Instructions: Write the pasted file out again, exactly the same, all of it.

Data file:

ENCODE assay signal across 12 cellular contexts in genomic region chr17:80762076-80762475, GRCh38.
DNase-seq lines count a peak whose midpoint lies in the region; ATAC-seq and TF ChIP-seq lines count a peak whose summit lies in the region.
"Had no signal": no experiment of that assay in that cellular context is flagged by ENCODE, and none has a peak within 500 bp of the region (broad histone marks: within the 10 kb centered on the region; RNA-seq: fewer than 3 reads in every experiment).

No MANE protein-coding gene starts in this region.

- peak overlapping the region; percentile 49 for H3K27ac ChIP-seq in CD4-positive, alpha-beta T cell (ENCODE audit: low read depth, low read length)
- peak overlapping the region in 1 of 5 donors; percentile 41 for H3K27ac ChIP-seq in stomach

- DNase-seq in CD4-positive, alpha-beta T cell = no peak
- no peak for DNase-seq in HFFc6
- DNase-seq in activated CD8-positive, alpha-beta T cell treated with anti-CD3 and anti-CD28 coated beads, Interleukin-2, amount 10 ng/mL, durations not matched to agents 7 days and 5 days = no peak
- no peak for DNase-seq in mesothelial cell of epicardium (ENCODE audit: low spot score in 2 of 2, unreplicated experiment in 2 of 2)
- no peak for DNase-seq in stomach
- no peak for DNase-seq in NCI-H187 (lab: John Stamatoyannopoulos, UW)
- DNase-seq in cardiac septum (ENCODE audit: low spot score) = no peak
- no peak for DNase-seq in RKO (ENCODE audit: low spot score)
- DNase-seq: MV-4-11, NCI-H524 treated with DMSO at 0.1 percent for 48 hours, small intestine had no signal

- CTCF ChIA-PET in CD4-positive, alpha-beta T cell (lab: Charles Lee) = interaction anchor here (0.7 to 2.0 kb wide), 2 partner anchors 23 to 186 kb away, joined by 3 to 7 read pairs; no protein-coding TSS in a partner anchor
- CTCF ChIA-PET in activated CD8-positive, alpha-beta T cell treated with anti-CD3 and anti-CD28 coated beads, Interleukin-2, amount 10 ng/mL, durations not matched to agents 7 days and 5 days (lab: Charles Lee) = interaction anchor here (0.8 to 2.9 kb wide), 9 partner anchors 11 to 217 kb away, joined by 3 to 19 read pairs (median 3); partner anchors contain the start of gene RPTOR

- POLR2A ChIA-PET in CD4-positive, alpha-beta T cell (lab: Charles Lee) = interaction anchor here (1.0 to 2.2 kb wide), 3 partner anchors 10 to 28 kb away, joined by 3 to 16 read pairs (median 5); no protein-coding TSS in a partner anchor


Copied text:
ENCODE assay signal across 12 cellular contexts in genomic region chr17:80762076-80762475, GRCh38.
DNase-seq lines count a peak whose midpoint lies in the region; ATAC-seq and TF ChIP-seq lines count a peak whose summit lies in the region.
"Had no signal": no experiment of that assay in that cellular context is flagged by ENCODE, and none has a peak within 500 bp of the region (broad histone marks: within the 10 kb centered on the region; RNA-seq: fewer than 3 reads in every experiment).

No MANE protein-coding gene starts in this region.

- peak overlapping the region; percentile 49 for H3K27ac ChIP-seq in CD4-positive, alpha-beta T cell (ENCODE audit: low read depth, low read length)
- peak overlapping the region in 1 of 5 donors; percentile 41 for H3K27ac ChIP-seq in stomach

- DNase-seq in CD4-positive, alpha-beta T cell = no peak
- no peak for DNase-seq in HFFc6
- DNase-seq in activated CD8-positive, alpha-beta T cell treated with anti-CD3 and anti-CD28 coated beads, Interleukin-2, amount 10 ng/mL, durations not matched to agents 7 days and 5 days = no peak
- no peak for DNase-seq in mesothelial cell of epicardium (ENCODE audit: low spot score in 2 of 2, unreplicated experiment in 2 of 2)
- no peak for DNase-seq in stomach
- no peak for DNase-seq in NCI-H187 (lab: John Stamatoyannopoulos, UW)
- DNase-seq in cardiac septum (ENCODE audit: low spot score) = no peak
- no peak for DNase-seq in RKO (ENCODE audit: low spot score)
- DNase-seq: MV-4-11, NCI-H524 treated with DMSO at 0.1 percent for 48 hours, small intestine had no signal

- CTCF ChIA-PET in CD4-positive, alpha-beta T cell (lab: Charles Lee) = interaction anchor here (0.7 to 2.0 kb wide), 2 partner anchors 23 to 186 kb away, joined by 3 to 7 read pairs; no protein-coding TSS in a partner anchor
- CTCF ChIA-PET in activated CD8-positive, alpha-beta T cell treated with anti-CD3 and anti-CD28 coated beads, Interleukin-2, amount 10 ng/mL, durations not matched to agents 7 days and 5 days (lab: Charles Lee) = interaction anchor here (0.8 to 2.9 kb wide), 9 partner anchors 11 to 217 kb away, joined by 3 to 19 read pairs (median 3); partner anchors contain the start of gene RPTOR

- POLR2A ChIA-PET in CD4-positive, alpha-beta T cell (lab: Charles Lee) = interaction anchor here (1.0 to 2.2 kb wide), 3 partner anchors 10 to 28 kb away, joined by 3 to 16 read pairs (median 5); no protein-coding TSS in a partner anchor